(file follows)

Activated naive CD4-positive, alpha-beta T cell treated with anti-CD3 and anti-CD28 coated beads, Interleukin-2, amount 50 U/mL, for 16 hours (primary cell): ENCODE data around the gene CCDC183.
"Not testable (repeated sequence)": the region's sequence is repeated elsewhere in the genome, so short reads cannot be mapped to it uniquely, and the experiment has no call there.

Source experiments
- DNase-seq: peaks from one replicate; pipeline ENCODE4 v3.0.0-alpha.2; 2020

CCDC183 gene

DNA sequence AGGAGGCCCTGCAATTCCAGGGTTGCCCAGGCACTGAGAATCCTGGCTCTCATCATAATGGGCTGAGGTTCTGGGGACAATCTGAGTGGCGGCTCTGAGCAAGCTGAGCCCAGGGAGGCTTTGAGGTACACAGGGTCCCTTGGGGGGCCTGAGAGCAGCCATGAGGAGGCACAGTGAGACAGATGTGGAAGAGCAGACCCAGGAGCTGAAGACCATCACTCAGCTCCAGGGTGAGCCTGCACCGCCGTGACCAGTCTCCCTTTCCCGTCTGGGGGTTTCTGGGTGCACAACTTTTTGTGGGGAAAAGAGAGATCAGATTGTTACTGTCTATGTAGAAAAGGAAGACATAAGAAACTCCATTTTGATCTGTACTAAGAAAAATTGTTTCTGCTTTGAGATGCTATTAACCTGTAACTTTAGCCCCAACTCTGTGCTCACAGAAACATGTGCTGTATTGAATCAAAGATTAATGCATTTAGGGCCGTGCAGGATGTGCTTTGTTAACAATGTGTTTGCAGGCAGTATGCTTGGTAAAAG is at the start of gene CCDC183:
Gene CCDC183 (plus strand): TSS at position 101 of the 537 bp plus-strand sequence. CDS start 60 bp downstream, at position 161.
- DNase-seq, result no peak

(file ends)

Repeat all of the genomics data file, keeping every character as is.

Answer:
Activated naive CD4-positive, alpha-beta T cell treated with anti-CD3 and anti-CD28 coated beads, Interleukin-2, amount 50 U/mL, for 16 hours (primary cell): ENCODE data around the gene CCDC183.
"Not testable (repeated sequence)": the region's sequence is repeated elsewhere in the genome, so short reads cannot be mapped to it uniquely, and the experiment has no call there.

Source experiments
- DNase-seq: peaks from one replicate; pipeline ENCODE4 v3.0.0-alpha.2; 2020

CCDC183 gene

DNA sequence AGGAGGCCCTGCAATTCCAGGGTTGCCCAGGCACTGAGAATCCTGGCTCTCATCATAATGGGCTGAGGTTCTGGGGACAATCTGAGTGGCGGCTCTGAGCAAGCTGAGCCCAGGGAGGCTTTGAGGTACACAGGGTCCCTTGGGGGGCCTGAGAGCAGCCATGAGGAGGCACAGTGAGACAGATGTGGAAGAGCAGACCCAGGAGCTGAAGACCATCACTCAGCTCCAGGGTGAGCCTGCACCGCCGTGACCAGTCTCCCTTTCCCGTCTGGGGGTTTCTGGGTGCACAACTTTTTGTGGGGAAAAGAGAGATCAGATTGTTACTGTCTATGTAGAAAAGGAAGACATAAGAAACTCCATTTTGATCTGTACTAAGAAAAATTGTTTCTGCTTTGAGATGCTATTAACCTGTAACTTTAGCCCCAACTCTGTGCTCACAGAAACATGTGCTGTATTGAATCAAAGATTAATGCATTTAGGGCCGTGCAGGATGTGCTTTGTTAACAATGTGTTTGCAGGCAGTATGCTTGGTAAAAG is at the start of gene CCDC183:
Gene CCDC183 (plus strand): TSS at position 101 of the 537 bp plus-strand sequence. CDS start 60 bp downstream, at position 161.
- DNase-seq, result no peak